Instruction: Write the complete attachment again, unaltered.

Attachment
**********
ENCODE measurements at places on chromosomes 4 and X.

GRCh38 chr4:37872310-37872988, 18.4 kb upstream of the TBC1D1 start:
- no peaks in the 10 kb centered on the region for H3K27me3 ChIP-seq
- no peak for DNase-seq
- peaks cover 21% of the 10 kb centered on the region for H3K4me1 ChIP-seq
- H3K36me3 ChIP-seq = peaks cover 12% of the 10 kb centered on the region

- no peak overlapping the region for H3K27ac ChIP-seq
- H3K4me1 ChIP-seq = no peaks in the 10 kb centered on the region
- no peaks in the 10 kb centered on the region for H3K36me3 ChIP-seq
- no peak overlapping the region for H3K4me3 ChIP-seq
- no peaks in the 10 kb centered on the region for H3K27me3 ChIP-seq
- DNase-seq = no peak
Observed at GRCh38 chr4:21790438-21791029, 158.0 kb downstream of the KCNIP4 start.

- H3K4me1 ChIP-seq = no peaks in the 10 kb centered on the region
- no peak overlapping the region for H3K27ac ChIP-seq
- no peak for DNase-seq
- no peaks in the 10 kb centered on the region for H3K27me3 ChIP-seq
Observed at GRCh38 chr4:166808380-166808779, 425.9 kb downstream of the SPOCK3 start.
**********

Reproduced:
ENCODE measurements at places on chromosomes 4 and X.

GRCh38 chr4:37872310-37872988, 18.4 kb upstream of the TBC1D1 start:
- no peaks in the 10 kb centered on the region for H3K27me3 ChIP-seq
- no peak for DNase-seq
- peaks cover 21% of the 10 kb centered on the region for H3K4me1 ChIP-seq
- H3K36me3 ChIP-seq = peaks cover 12% of the 10 kb centered on the region

- no peak overlapping the region for H3K27ac ChIP-seq
- H3K4me1 ChIP-seq = no peaks in the 10 kb centered on the region
- no peaks in the 10 kb centered on the region for H3K36me3 ChIP-seq
- no peak overlapping the region for H3K4me3 ChIP-seq
- no peaks in the 10 kb centered on the region for H3K27me3 ChIP-seq
- DNase-seq = no peak
Observed at GRCh38 chr4:21790438-21791029, 158.0 kb downstream of the KCNIP4 start.

- H3K4me1 ChIP-seq = no peaks in the 10 kb centered on the region
- no peak overlapping the region for H3K27ac ChIP-seq
- no peak for DNase-seq
- no peaks in the 10 kb centered on the region for H3K27me3 ChIP-seq
Observed at GRCh38 chr4:166808380-166808779, 425.9 kb downstream of the SPOCK3 start.